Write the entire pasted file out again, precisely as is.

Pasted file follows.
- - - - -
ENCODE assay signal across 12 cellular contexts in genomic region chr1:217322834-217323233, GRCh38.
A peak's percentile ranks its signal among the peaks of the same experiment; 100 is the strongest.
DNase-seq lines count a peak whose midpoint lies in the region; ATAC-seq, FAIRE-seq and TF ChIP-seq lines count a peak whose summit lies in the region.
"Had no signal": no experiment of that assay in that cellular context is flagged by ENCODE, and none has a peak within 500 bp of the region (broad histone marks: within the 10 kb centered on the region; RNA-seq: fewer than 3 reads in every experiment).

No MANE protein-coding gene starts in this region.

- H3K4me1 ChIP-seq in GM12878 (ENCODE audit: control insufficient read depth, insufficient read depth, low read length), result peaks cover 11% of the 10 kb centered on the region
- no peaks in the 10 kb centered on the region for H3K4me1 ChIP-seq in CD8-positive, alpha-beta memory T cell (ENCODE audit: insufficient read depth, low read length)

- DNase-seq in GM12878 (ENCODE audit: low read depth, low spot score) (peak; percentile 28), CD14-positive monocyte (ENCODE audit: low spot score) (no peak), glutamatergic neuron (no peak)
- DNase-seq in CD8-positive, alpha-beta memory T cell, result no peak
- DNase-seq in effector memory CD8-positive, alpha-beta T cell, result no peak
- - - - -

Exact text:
ENCODE assay signal across 12 cellular contexts in genomic region chr1:217322834-217323233, GRCh38.
A peak's percentile ranks its signal among the peaks of the same experiment; 100 is the strongest.
DNase-seq lines count a peak whose midpoint lies in the region; ATAC-seq, FAIRE-seq and TF ChIP-seq lines count a peak whose summit lies in the region.
"Had no signal": no experiment of that assay in that cellular context is flagged by ENCODE, and none has a peak within 500 bp of the region (broad histone marks: within the 10 kb centered on the region; RNA-seq: fewer than 3 reads in every experiment).

No MANE protein-coding gene starts in this region.

- H3K4me1 ChIP-seq in GM12878 (ENCODE audit: control insufficient read depth, insufficient read depth, low read length), result peaks cover 11% of the 10 kb centered on the region
- no peaks in the 10 kb centered on the region for H3K4me1 ChIP-seq in CD8-positive, alpha-beta memory T cell (ENCODE audit: insufficient read depth, low read length)

- DNase-seq in GM12878 (ENCODE audit: low read depth, low spot score) (peak; percentile 28), CD14-positive monocyte (ENCODE audit: low spot score) (no peak), glutamatergic neuron (no peak)
- DNase-seq in CD8-positive, alpha-beta memory T cell, result no peak
- DNase-seq in effector memory CD8-positive, alpha-beta T cell, result no peak